In his weekly column for the "Las Vegas Review-Journal," writer Glenn Cook has been examining the problems of voter fraud, including felons, the deceased, and noncitizens registering to vote and casting ballots.
This weekend, he wrote about two such noncitizens who tell him they were pressured by their union, Culinary Local 226, to illegally register to vote and then cast ballots. Fearing reprisal from the union and deportation by immigration authorities, the two spoke to Cook as long as he agreed not to identify them. While they speak a modicum of English, the two say they didn’t understand the forms they were completing. He writes:
They say the Culinary official who registered them to vote didn't tell them what they were signing and didn't ask whether they were citizens. The immigrants said they trusted that the union official's request was routine, thought nothing of it and went about their work.
Then the election drew closer. Then the Culinary canvassers started seeking them out and ordering them to go vote.
One of the immigrants was visited at home by a Culinary representative and said the operative made threats of deportation if no ballot was cast.
They didn't understand how, as noncitizens, they could be registered to vote if it's illegal for them to vote in a U.S. election. They didn't understand that, upon being signed up, not only is their registration public record, but the record of whether they've voted is public as well.
Cook writes: “One of the immigrants validated my worst fears about Nevada's weak voter registration standards and voting safeguards,” telling the reporter “There are others," that is, other noncitizens in the union that are registered to vote. He writes:
The question, now that early voting is over and Election Day is just two days away, is how many of these ineligible voters have done the Culinary's bidding and submitted ballots, whether out of ignorance or fear, and how many have the knowledge and courage to follow the law and stay away from the polls.
In Nevada you never have to prove you're a citizen to register to vote or cast a ballot. Forget about showing government-issued photo identification at the polls, as several states now require. You don't have to show a photo ID at any point in the process. The immigrants I met could vote Tuesday just by showing a Culinary health insurance card and a power bill.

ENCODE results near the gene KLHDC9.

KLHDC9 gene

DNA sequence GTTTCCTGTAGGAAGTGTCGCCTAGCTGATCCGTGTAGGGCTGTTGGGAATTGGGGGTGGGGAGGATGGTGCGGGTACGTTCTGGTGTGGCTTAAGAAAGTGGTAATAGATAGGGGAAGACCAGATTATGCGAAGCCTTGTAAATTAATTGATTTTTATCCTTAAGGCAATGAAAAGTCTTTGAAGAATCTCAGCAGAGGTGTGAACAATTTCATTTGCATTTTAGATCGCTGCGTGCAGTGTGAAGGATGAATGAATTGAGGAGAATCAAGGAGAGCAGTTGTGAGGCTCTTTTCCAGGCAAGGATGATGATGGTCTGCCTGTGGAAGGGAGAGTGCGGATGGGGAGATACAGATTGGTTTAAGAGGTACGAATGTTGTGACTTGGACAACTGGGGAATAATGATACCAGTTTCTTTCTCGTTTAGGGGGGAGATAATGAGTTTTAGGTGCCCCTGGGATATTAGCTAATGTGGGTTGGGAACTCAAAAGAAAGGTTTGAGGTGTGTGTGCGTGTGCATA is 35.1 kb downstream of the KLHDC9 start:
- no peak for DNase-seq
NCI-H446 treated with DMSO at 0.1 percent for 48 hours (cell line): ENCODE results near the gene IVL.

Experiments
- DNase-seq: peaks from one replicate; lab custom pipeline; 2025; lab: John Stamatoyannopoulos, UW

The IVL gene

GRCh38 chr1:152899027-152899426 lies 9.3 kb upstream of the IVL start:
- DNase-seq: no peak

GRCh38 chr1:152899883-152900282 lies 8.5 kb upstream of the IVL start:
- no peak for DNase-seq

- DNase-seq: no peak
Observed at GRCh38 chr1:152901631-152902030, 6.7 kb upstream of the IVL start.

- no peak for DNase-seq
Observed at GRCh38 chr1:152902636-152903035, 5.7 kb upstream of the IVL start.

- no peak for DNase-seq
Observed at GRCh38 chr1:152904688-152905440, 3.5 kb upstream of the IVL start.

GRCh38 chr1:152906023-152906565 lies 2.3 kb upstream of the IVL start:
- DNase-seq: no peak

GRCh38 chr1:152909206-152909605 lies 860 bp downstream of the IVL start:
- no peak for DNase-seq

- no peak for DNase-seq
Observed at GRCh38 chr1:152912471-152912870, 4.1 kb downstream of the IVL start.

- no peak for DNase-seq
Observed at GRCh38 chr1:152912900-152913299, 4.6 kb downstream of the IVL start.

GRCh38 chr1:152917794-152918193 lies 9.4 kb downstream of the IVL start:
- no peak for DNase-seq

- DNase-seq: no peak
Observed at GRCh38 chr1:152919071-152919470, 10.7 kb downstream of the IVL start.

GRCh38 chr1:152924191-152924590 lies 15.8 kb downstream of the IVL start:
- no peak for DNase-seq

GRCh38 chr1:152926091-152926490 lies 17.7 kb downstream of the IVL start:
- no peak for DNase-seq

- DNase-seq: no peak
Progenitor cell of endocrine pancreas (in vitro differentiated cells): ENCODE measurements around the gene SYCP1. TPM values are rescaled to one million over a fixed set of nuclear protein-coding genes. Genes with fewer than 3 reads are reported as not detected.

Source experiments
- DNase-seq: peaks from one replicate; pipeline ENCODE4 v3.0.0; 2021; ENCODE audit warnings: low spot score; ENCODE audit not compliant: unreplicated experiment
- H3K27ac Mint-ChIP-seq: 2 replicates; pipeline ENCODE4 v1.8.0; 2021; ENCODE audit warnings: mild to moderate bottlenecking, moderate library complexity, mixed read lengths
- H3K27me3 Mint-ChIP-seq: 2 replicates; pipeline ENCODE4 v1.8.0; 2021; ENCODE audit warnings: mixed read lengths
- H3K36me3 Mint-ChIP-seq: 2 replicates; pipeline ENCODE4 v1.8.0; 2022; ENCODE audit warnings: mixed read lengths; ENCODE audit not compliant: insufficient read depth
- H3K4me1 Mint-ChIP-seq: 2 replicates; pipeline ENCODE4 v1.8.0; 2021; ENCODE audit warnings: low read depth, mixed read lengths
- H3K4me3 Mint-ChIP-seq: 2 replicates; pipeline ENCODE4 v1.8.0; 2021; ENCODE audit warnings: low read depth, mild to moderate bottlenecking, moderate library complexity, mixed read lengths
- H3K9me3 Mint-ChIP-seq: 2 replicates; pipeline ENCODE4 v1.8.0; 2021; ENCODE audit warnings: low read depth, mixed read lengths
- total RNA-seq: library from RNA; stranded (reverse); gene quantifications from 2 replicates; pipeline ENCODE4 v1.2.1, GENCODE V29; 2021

Cook asked Yvanna Cancela, political director for the Culinary Local 226, about the allegations.
"This is very, very serious," she said. "No one would train anyone to register noncitizens or threaten registered voters in any way."
She said if a noncitizen were registered to vote by accident, and if they told a Culinary canvasser they weren't eligible to vote, canvassers are trained to have the person fill out a form to revoke their registration with the county. That form is immediately submitted to the county.
Cook reminds his readers of the serious and very real implications of fraudulent voting. Nevada is a battleground state that not only can decide who is elected president of the United States but could also hold the key to a Democratic or Republican majority in the Senate.
Providing more insight into the issue of noncitizen and illegal alien participation in the election process, Matthew Vadum of FrontPage Magazine writes about the extensive get-out-the-vote effort being waged by illegals largely for the benefit of Democrats. In his Monday article titled Obama’s Army of Illegal Election Workers, Vadum writes:
Democrats have enlisted thousands of young illegal immigrants to drag their supporters to the polls on Election Day tomorrow.
These get-out-the-vote workers may or may not be breaking the law by helping with voter mobilization. Because the workers are already unlawfully present in the United States, presumably all employment they engage in –including electioneering— already violates laws against unauthorized employment.
He cites a story in the Wall Street Journal examining the issue, which said:
Thousands of illegal-immigrant youths are at the forefront of national efforts to get immigrant and Latino citizens to the polls next week, the latest demonstration of the increasingly organized and vocal group's power.
In swing states like Florida, Ohio and Colorado, the young people—often referred to as Dreamers after the failed Dream Act legislation that would have offered them a path to citizenship—are running phone banks, going door to door and approaching students on college campuses to encourage voting. They also are active in California, a Democratic stronghold, and Texas, where Republicans have the edge.
Dan Stein, president of the Federation for American Immigration Reform which favors limits on immigration levels tells Vadum: “For people who aren’t supposed to be in the country in the first place to be deployed for partisan advantage is the last straw.”
“'The strategic deployment’ of illegal immigrants who benefit from the Obama administration program is a ‘corruption of the political process,’” he said.
(H/T: FrontPage Magazine)